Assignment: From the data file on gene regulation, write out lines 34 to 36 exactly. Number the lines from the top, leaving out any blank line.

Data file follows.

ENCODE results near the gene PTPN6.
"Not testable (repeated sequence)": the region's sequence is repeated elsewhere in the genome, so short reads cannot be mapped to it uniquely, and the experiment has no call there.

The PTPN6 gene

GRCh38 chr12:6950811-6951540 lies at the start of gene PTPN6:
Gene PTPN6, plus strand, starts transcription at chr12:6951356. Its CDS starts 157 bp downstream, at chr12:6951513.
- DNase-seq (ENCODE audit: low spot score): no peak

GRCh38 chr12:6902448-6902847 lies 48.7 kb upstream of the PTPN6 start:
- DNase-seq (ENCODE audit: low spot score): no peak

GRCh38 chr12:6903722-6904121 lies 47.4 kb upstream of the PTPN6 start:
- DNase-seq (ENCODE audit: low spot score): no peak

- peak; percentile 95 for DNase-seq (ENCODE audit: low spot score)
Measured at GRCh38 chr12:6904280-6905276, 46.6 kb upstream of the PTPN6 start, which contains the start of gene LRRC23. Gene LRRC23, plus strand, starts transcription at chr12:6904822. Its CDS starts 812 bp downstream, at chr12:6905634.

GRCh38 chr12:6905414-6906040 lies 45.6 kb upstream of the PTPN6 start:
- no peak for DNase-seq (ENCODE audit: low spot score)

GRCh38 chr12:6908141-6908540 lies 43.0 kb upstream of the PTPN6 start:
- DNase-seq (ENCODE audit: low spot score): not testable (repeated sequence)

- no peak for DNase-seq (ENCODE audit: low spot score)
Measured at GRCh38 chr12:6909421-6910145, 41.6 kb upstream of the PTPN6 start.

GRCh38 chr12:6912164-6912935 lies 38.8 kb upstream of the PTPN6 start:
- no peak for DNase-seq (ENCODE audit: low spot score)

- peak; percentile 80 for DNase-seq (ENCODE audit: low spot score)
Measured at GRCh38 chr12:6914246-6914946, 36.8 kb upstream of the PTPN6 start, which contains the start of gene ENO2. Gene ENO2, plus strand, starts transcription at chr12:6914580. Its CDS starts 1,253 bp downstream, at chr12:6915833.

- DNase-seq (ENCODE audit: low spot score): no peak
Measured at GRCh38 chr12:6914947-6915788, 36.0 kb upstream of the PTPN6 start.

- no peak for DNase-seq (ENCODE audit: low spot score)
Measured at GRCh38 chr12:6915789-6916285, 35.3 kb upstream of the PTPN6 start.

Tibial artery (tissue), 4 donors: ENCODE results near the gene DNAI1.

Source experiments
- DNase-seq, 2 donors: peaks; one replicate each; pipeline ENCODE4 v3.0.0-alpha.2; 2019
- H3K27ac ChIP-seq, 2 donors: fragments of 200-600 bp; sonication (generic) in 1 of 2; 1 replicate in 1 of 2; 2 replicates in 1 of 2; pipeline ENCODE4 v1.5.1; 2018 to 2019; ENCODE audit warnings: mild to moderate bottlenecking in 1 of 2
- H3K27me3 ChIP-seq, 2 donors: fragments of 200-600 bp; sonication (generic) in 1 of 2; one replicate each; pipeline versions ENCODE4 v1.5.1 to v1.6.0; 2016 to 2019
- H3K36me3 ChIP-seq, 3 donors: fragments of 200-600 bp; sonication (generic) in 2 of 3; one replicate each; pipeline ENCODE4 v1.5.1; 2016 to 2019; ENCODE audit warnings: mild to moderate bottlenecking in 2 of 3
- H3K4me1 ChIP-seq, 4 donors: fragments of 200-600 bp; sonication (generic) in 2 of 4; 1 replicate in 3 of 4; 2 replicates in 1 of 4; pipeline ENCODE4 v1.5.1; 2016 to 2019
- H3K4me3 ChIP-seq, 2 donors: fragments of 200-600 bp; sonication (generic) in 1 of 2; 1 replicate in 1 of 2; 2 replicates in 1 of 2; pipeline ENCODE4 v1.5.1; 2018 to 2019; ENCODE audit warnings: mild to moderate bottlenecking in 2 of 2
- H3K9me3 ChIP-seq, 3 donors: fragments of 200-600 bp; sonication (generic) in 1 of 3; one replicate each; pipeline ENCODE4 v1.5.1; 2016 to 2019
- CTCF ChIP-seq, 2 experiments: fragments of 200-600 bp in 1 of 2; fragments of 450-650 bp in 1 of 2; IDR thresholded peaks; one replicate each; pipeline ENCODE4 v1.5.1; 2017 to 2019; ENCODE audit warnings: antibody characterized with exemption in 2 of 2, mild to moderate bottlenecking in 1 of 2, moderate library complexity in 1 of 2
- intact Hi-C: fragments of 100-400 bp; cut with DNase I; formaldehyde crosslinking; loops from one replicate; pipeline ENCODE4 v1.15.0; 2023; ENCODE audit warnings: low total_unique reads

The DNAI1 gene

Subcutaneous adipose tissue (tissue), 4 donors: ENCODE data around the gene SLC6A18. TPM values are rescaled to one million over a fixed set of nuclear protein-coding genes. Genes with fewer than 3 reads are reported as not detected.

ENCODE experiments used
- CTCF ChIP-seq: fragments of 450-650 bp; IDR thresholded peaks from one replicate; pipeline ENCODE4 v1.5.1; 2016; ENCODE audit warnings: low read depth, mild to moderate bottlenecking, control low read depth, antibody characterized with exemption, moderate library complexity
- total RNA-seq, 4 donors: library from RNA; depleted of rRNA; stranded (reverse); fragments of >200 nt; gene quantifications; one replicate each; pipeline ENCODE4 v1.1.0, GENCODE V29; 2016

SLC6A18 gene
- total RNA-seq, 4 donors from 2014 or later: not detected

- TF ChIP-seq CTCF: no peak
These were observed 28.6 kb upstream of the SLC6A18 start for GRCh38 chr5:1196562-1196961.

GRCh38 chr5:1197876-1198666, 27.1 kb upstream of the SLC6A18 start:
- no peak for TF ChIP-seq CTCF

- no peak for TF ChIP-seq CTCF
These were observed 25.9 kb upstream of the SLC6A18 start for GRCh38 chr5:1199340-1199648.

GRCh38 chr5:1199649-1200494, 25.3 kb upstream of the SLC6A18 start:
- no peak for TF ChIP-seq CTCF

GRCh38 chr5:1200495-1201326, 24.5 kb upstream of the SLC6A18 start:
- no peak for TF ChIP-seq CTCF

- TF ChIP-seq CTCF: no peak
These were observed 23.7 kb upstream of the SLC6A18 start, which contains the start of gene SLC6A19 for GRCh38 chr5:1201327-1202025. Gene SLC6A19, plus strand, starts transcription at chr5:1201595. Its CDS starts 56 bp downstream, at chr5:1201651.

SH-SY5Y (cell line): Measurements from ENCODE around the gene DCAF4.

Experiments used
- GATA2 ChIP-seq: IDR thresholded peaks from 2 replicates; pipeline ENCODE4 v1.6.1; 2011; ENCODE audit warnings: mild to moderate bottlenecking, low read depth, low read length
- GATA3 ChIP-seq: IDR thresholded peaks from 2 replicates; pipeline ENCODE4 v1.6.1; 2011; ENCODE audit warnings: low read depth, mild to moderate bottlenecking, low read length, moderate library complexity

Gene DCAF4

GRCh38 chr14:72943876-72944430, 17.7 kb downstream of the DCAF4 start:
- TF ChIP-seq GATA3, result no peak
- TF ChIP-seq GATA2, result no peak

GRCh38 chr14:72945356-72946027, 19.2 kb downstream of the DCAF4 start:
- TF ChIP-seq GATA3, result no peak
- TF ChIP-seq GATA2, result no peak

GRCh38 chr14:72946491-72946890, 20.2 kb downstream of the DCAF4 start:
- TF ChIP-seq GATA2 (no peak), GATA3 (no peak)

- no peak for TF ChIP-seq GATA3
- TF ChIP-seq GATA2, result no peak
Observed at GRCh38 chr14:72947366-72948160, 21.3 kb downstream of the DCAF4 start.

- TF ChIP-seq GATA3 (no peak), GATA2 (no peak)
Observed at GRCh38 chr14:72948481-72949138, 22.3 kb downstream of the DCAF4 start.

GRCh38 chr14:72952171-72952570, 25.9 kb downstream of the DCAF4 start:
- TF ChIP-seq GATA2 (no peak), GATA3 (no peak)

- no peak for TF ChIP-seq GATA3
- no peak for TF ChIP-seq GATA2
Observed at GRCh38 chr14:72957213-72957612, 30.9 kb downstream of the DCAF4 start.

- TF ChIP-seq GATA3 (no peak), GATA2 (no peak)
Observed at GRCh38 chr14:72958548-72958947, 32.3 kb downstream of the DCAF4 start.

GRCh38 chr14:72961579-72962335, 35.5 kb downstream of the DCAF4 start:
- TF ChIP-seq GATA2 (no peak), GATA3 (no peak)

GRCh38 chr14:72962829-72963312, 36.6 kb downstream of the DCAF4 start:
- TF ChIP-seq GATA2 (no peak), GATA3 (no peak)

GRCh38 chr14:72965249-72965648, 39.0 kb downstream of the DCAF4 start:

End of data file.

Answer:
- H3K4me3 ChIP-seq, 2 donors: fragments of 200-600 bp; sonication (generic) in 1 of 2; 1 replicate in 1 of 2; 2 replicates in 1 of 2; pipeline ENCODE4 v1.5.1; 2018 to 2019; ENCODE audit warnings: mild to moderate bottlenecking in 2 of 2
- H3K9me3 ChIP-seq, 3 donors: fragments of 200-600 bp; sonication (generic) in 1 of 3; one replicate each; pipeline ENCODE4 v1.5.1; 2016 to 2019
- CTCF ChIP-seq, 2 experiments: fragments of 200-600 bp in 1 of 2; fragments of 450-650 bp in 1 of 2; IDR thresholded peaks; one replicate each; pipeline ENCODE4 v1.5.1; 2017 to 2019; ENCODE audit warnings: antibody characterized with exemption in 2 of 2, mild to moderate bottlenecking in 1 of 2, moderate library complexity in 1 of 2